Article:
Three case studies. My brother is a right wing religious conservative. He will prayerfully vote for the person who is anti-gay, anti-abortion. Somehow he doesn't seem to care much about the poor in his voting (but he does in his personal donations.) My neighbor is a typical bigoted Southerner. He will vote for a white guy first. If two white guys, the one who will not ask him to pay taxes. My boss is a single women in her forties with a very nice income who works her butt off. She things she pays an oppresive tax rate, especially compared to the married with kids folks who have deductions (but she also has all the money she will ever need). She will vote against any tax, any time. She'd vote for equal rights for gays and to protect women's rights but not if it will cost her another dime.
djjd62
 
  1  
Reply Wed 7 Nov, 2012 04:28 pm
@dlowan,
a radio guy i listen too is a pro choice, pro gay marriage guy, but very anti tax and very much against the welfare state, he voted Romney (not his choice for leader), because he felt that the social stuff (abortion and gay marriage) is in no danger and just wanted to get rid of what he sees as Obama's socialist agenda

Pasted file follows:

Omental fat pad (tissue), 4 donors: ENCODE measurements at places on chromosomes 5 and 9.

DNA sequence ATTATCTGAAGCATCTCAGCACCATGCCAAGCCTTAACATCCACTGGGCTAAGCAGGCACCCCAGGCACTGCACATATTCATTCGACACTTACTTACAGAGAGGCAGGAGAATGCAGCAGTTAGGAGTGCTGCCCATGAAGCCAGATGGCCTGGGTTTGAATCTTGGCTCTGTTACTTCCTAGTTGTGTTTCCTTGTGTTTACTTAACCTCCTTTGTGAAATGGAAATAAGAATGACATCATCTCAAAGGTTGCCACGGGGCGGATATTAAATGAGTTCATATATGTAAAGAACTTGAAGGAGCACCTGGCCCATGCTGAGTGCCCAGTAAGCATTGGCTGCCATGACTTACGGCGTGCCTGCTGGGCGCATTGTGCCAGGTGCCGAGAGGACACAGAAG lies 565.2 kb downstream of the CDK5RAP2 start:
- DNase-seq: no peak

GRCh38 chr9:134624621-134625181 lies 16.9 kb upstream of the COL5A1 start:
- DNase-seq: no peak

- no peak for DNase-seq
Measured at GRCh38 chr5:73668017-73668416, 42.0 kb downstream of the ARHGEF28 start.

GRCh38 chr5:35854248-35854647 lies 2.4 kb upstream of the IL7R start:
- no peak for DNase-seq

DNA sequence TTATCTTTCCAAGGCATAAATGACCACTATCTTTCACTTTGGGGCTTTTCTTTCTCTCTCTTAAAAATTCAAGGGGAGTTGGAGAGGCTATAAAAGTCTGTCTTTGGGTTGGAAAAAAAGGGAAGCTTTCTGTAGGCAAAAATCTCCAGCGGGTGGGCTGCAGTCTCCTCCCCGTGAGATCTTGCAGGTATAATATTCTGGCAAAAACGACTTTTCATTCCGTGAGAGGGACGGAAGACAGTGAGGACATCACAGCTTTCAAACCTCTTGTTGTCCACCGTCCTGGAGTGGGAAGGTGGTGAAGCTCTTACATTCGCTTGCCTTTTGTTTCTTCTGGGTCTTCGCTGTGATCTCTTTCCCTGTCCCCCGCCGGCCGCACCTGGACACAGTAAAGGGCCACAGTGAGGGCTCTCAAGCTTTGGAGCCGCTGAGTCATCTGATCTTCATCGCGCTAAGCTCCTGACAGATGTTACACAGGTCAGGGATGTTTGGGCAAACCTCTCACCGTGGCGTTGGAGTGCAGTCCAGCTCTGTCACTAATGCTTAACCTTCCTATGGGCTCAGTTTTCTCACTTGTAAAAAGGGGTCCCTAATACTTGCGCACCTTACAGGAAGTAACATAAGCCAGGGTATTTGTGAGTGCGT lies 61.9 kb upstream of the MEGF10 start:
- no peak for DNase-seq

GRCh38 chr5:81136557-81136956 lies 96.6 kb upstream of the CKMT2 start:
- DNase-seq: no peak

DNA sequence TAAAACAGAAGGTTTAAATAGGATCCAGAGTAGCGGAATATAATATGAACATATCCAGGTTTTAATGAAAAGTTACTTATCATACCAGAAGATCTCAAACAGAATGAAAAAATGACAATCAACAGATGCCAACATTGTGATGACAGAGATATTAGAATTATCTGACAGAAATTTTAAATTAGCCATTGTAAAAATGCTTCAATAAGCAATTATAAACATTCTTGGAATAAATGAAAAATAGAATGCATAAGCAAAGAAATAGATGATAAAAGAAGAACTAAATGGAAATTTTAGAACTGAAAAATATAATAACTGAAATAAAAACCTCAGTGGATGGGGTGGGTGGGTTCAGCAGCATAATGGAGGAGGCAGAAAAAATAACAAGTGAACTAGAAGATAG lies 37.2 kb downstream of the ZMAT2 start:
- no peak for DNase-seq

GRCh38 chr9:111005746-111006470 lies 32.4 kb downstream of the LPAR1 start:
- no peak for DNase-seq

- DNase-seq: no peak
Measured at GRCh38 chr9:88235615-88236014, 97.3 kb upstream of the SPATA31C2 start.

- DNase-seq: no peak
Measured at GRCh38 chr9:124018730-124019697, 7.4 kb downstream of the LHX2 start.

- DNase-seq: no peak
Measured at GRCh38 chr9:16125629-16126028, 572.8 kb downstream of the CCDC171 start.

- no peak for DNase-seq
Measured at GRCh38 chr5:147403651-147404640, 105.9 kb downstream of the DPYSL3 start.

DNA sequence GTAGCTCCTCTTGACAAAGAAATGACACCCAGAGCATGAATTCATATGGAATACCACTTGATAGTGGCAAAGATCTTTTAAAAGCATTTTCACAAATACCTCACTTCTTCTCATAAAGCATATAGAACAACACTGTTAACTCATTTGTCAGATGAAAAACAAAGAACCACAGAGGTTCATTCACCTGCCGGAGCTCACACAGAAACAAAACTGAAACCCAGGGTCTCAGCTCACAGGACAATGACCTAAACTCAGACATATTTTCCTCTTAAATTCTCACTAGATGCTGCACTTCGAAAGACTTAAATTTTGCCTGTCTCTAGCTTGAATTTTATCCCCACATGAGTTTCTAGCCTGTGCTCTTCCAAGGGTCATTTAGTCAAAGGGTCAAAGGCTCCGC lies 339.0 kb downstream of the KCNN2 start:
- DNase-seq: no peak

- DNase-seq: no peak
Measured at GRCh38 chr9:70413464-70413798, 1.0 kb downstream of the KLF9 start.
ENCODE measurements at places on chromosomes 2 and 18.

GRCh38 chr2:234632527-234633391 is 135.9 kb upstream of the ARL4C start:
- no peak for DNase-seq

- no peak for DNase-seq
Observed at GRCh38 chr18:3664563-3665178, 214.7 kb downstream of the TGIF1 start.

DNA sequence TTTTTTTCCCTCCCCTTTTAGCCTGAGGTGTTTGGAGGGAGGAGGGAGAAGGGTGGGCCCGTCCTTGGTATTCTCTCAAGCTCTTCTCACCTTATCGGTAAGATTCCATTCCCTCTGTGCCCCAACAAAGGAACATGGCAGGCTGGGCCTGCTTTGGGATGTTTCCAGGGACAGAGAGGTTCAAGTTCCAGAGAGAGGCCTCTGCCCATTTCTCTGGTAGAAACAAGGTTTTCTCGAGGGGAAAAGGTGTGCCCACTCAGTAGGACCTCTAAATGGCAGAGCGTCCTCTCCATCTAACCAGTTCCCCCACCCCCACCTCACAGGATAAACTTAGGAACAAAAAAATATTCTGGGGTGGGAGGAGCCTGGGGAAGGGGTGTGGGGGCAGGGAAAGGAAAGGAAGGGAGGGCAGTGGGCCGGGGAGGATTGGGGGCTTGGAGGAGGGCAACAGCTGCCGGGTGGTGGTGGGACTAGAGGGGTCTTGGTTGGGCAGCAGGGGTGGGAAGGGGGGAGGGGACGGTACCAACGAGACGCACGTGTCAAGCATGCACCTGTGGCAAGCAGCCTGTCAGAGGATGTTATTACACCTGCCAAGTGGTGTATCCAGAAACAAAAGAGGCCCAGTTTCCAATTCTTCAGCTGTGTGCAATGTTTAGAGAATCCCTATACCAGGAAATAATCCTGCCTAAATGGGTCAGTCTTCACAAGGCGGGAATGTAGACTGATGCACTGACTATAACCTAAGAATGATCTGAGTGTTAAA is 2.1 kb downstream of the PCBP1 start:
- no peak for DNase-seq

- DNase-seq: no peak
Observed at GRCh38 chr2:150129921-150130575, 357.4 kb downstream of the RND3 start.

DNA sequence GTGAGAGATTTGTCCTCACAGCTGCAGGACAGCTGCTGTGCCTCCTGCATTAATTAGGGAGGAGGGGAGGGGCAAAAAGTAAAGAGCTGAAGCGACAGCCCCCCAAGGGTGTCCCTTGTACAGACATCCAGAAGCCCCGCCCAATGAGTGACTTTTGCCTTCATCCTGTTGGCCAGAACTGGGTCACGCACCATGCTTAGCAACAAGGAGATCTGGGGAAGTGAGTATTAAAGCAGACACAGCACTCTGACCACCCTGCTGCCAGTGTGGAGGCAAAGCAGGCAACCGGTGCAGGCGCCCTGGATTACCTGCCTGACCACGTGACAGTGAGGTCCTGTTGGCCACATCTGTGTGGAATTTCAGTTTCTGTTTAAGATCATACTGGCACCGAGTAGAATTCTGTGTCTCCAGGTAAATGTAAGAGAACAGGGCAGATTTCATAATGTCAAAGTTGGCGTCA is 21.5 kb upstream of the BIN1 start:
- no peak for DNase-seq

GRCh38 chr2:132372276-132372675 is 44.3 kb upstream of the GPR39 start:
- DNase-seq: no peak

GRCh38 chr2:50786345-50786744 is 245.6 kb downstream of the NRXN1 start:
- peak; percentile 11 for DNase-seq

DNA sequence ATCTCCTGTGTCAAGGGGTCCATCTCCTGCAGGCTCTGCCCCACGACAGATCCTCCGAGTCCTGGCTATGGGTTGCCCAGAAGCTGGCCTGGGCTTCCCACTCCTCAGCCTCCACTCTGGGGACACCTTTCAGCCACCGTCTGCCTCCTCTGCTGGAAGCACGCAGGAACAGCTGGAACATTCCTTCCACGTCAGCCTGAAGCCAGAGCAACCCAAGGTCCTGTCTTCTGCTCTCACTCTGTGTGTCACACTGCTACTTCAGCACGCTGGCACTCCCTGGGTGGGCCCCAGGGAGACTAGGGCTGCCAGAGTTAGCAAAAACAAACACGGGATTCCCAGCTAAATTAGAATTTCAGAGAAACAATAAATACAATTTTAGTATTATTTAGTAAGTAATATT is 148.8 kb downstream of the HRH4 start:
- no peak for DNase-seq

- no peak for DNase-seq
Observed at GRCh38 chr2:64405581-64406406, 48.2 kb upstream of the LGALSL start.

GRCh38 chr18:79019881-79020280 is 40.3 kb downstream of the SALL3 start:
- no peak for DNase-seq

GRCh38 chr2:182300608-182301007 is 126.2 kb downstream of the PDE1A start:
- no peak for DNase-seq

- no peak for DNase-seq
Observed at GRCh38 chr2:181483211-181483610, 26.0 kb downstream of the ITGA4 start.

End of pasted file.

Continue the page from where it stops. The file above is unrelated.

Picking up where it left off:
0 Replies
 
edgarblythe
 
  1  
Reply Wed 7 Nov, 2012 04:36 pm
@dlowan,
It has to be the lure of partisanship. It sure isn't voting from self interest.
0 Replies
 
mysteryman
 
  1  
Reply Wed 7 Nov, 2012 04:43 pm
@dlowan,
Quote:
I am wondering what percentage of those voting republican are moderates?


And therein lies the problem.
You immediately assume that republican = conservative.
That isnt the case at all.
I am a conservative, but I am not now nor have I ever been a republican or a democrat.

I prefer to avoid joining a political party at all, because both major parties have ideas I agree with.

So since this thread is about conservatism and not republicans, I am hoping that true conservatives will finally step up and get rid of the idiots and morons that are trying to pass themselves off as conservatives.
I am talking about the tea party, the religious right, and all the other wacko's that want to call themselves conservative.
Once that is done, then true conservatism will be seen for what it is, an idea that will work.
djjd62
 
  2  
Reply Wed 7 Nov, 2012 04:50 pm
@mysteryman,
once upon a time in Canada we had a party called the Progressive Conservative Party of Canada, 20+ years ago (about 10 years after the US) a fringe group of religious off shoots appeared and eventually ate away at the base (one election the PC's won only 2 seats in the Parliament) until the PC Party had to merge with the strongest of the groups The Reform Party, this new group became the Conservative Party of Canada, sadly no longer referring to itself as Progressive